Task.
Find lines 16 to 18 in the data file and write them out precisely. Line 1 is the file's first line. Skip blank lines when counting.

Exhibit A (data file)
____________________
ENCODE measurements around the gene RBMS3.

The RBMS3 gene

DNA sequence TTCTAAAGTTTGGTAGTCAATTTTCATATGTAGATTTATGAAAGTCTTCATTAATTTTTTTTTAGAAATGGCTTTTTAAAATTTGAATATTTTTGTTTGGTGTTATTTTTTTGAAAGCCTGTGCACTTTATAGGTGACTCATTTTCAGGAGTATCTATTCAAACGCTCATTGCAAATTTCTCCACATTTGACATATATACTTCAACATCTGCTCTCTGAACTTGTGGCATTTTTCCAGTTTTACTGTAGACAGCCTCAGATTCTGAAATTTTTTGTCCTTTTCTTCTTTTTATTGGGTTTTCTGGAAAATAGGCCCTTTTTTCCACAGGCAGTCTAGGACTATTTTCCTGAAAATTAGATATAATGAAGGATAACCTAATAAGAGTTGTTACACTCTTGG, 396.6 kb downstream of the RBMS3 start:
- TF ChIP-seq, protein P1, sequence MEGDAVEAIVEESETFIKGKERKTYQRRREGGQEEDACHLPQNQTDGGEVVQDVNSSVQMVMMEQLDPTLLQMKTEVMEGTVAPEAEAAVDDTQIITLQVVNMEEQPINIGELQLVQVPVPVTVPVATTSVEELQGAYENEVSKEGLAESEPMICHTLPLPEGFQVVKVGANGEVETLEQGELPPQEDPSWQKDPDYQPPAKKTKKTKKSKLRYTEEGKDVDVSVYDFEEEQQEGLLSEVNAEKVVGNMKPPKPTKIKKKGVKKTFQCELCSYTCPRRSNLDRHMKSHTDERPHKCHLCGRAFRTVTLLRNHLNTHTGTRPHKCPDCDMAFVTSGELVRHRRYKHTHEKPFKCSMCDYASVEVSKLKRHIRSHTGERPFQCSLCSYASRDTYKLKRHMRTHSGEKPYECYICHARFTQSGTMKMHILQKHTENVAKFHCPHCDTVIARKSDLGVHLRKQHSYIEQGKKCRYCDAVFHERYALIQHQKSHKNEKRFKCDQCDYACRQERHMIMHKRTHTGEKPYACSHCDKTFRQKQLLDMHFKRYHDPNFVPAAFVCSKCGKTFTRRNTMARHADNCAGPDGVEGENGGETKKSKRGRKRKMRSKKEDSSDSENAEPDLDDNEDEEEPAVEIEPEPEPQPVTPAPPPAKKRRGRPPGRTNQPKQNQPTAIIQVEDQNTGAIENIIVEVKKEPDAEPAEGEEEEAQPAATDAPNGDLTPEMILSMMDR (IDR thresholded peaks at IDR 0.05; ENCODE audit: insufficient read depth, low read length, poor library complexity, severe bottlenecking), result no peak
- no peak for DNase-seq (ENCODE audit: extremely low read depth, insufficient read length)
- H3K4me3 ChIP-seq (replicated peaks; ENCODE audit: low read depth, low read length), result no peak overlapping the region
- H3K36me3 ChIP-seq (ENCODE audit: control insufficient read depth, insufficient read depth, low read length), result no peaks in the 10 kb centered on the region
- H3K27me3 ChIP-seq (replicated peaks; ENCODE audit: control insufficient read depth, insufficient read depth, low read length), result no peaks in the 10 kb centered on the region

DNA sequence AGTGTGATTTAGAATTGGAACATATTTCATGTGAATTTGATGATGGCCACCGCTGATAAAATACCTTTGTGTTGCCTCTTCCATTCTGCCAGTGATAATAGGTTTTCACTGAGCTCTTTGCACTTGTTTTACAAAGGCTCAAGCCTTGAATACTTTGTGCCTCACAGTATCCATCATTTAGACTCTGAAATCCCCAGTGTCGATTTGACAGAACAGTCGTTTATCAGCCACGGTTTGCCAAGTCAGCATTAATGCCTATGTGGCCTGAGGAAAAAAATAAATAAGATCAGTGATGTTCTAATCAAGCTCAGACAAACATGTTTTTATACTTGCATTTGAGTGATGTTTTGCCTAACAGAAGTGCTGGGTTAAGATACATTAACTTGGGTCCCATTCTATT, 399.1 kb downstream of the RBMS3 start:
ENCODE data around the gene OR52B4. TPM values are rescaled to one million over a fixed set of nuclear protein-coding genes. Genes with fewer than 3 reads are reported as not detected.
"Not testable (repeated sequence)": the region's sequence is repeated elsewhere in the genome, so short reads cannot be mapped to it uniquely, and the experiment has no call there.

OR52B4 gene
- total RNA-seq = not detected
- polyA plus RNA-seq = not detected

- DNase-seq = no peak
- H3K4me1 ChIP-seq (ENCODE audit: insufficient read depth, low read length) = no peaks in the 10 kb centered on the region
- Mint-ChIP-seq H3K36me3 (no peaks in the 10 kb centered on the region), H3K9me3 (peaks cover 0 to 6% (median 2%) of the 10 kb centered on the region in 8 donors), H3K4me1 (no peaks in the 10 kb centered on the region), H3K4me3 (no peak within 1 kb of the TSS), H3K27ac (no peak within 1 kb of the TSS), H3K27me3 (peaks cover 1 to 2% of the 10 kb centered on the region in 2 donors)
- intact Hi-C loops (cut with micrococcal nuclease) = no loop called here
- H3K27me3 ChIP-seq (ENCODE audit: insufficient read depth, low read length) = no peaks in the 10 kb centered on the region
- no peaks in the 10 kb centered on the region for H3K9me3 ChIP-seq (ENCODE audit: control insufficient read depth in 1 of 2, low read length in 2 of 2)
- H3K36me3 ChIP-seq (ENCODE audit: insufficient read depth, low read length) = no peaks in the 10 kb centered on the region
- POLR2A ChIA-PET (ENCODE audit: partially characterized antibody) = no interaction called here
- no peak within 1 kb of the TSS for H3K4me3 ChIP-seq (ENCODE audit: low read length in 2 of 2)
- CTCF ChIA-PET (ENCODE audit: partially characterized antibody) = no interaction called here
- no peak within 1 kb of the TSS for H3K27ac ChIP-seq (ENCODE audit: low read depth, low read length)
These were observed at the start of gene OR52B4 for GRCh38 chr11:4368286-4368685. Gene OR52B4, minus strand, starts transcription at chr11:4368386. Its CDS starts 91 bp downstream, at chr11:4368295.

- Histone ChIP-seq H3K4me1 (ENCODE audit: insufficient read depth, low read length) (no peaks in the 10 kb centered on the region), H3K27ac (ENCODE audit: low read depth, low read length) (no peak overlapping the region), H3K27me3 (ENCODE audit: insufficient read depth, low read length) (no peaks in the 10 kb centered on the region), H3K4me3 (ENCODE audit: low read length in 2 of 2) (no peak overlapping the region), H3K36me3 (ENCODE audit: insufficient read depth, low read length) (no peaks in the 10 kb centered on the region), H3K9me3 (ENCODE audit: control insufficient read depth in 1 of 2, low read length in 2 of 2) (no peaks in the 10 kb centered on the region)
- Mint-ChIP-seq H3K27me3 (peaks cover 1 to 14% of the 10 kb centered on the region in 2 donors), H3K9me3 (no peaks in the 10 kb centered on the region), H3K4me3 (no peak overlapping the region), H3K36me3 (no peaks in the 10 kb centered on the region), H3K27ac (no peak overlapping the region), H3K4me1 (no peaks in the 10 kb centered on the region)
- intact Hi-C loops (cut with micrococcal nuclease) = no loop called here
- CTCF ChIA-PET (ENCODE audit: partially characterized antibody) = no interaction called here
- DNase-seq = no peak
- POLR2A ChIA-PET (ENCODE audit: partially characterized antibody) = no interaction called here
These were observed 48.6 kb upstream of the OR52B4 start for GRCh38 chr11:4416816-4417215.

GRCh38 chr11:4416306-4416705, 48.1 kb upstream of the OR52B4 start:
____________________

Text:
- H3K4me1 ChIP-seq (ENCODE audit: insufficient read depth, low read length) = no peaks in the 10 kb centered on the region
- Mint-ChIP-seq H3K36me3 (no peaks in the 10 kb centered on the region), H3K9me3 (peaks cover 0 to 6% (median 2%) of the 10 kb centered on the region in 8 donors), H3K4me1 (no peaks in the 10 kb centered on the region), H3K4me3 (no peak within 1 kb of the TSS), H3K27ac (no peak within 1 kb of the TSS), H3K27me3 (peaks cover 1 to 2% of the 10 kb centered on the region in 2 donors)
- intact Hi-C loops (cut with micrococcal nuclease) = no loop called here